Craig sank down onto a canvas chair that said ‘Director’ on the back, while Sissie began wringing water out of the cape.

‘Well, don’t ask how I am,’ said Craig, checking his body bit by bit.

‘You okay, Craig? What in the hell happened?’ said Roberto. ‘That horse was guaranteed unflappable.’

‘Not. My. Fault.’ Craig continued examining his legs, arms, fingers, fingernails. ‘Seriously. And I am totally ticked off – I had so mastered the galloping along the river thing. Did it many, many times this morning before Wardrobe arrived.’

‘So? What happened?’ pressed Roberto.

‘That idiot guy. How did he get through security to the riverbank? Didn’t your people do a sweep for onlookers?’ Craig looked up, and for the first time properly noticed Joe, Ed, Beckie and Anastasia watching him. ‘Oh, hey guys. Well that was embarrassing, huh?’

‘No, it was scary! I was so worried for you,’ said Joe’s sister, Beckie.

‘Thanks sweetie. I’m okay.’

‘Must be a totally stupid horse,’ said Beckie’s friend, Anastasia. ‘A Hollywood horse would never do that to an actor. Would it, Dad?’

Roberto looked at Craig and hesitated, before saying, ‘Not usually.’

‘So who was the imposter?’ said Craig. ‘He completely spooked the horse, and now we gotta start over. Not to mention the fact that I’m lucky to be alive. And not a paraplegic. Actually, the stuntman can do it next time. I am not risking my career for the sake of one lousy riding-on-a-horse scene. Let’s go straight to the bridge scene. I’m over horses, totally over them.’

‘There was no one on the riverbank, Craig,’ said Roberto. ‘The shot was clear, the crew double-checked.’

‘Yup,’ said Ben B, the second cameraman.

‘I’m telling you, there was a guy there. In a hat. And carrying something. It must’ve been a fan, you know how they sneak in. The trainer said the horse would be good as gold – and it was until the stupid fan arrived.’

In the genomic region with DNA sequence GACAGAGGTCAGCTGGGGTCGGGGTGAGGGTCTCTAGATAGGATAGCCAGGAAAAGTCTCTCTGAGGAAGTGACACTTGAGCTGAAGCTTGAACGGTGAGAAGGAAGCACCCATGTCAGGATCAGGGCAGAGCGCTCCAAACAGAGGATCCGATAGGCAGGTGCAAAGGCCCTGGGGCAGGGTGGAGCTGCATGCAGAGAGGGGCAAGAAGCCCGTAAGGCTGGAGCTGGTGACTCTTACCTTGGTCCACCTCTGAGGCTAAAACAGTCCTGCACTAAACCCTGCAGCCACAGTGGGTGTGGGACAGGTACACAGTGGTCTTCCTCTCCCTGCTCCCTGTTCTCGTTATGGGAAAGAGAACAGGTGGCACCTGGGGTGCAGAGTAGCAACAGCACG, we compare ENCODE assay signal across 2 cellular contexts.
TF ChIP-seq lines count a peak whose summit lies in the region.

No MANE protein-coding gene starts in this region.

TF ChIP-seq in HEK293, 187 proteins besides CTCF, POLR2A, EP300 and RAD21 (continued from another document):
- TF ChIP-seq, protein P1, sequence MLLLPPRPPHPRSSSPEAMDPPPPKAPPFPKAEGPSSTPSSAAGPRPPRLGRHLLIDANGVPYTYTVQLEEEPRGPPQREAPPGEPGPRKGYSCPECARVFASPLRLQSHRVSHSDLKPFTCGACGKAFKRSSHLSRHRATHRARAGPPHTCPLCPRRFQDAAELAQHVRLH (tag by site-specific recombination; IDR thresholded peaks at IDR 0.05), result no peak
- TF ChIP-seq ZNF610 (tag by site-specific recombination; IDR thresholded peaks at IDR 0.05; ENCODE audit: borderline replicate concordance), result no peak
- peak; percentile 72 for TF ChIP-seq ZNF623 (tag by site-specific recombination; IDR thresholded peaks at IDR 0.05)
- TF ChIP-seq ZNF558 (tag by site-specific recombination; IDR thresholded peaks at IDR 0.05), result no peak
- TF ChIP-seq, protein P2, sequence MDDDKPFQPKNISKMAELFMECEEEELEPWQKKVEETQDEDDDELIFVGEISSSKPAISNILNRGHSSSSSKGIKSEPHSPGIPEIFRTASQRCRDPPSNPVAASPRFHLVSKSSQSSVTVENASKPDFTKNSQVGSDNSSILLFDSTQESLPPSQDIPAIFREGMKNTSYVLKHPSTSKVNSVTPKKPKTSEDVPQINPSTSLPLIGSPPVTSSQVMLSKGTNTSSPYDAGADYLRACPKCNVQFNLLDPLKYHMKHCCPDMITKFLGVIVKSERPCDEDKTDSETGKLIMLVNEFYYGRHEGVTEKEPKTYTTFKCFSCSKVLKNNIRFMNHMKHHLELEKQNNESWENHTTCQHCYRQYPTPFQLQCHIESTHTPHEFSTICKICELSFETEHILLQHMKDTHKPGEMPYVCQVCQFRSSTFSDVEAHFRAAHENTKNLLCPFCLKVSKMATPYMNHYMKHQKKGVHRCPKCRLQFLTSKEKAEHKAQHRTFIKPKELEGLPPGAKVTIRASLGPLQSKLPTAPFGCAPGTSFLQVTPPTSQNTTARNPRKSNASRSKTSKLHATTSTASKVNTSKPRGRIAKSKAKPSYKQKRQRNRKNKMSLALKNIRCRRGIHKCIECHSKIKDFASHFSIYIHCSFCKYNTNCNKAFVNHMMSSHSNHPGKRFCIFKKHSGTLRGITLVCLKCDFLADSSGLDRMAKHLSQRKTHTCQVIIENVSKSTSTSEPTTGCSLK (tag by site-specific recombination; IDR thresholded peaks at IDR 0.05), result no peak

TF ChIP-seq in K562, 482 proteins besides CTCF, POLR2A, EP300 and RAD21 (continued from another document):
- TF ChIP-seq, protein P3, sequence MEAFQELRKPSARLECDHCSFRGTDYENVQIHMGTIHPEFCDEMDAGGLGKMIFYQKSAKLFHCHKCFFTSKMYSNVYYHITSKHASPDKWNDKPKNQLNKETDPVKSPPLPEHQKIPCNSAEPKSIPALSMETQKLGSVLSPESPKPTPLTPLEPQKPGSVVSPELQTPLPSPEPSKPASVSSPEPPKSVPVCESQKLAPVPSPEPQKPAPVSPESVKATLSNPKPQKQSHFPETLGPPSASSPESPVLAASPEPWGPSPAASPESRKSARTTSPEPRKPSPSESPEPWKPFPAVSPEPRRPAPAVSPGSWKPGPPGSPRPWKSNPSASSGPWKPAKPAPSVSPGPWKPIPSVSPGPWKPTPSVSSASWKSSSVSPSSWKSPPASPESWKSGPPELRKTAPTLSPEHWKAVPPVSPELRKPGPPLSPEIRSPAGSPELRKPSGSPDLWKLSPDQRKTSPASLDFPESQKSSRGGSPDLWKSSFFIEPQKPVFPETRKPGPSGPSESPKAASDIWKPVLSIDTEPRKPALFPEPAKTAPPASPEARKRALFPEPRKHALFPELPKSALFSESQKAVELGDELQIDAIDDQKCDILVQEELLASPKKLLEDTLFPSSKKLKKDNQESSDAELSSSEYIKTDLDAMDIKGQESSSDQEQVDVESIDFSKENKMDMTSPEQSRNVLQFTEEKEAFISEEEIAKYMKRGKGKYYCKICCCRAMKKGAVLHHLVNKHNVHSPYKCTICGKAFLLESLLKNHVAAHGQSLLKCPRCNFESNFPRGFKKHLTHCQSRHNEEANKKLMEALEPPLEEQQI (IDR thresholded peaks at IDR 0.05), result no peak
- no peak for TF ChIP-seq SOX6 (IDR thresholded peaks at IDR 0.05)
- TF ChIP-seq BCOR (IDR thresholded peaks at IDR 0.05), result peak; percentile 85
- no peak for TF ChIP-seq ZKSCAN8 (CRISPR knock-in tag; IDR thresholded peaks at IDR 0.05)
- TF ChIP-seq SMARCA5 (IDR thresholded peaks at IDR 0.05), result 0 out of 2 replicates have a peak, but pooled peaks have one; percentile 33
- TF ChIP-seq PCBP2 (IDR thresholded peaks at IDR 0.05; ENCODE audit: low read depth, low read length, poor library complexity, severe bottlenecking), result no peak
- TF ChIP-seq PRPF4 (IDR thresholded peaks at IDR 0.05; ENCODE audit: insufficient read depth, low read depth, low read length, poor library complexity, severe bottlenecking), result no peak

‘You must have imagined it, I’m one hundred per cent certain there was nobody there,’ said Ben A, the first cameraman.

‘Shall I go and take a look?’ said Joe.

‘That’d be great, Joe,’ said Cam, the director of photography, who’d said nothing until now, just shaking his head in disbelief when Craig had taken his tumble.

‘I’ll come with you,’ said Ed.

The two boys sprinted back the way they had come, slowing to a walk as they reached the track, scanning the way ahead and looking down into the trees bordering the river below. A few hundred metres away, in a clearing on the opposite bank, they saw a small group of people and the white horse, now quietly grazing. But otherwise, the land was deserted for as far as they could see.

‘The people with the horse may have seen someone?’ said Ed.

‘Well, there doesn’t seem to be anyone around now,’ said Joe.

‘Look – ruins,’ said Ed, pointing.

Up ahead, the track widened, and off to one side was a pile of rusting machinery and a few tumbledown stone huts.

‘Those must have been the gold miners’ cottages,’ said Ed, going over to the old equipment.

All that remained were low rectangular walls of grey stone, and piles of rubble; just one dwelling had an intact wall with a fireplace and the stump of a chimney.

‘I guess this is Moonlight? The ghost town?’ called Ed, bending down to examine the remains of something with cogs.

‘I suppose so,’ said Joe, going over to the cottage with the fireplace. He carefully picked his way through a tangle of prickly briars growing around the ruin, then climbed over a low wall into the tiny single room of the miner’s hut. Tufts of grass grew between the few remaining flagstones on the floor.

A sudden gust of wind blew and a cloud drifted in front of the sun, darkening the day and cooling the air.

Joe poked around in the ruin. He tried to imagine what it must have been like in winter, when the surrounding hills, now golden with gently waving tussock grass, would have been under a deep blanket of snow. He supposed they’d have needed pretty good fire-lighting skills to survive the winter months. And they probably didn’t have lighters in those days. Or even matches. Did they have matches? If not, how …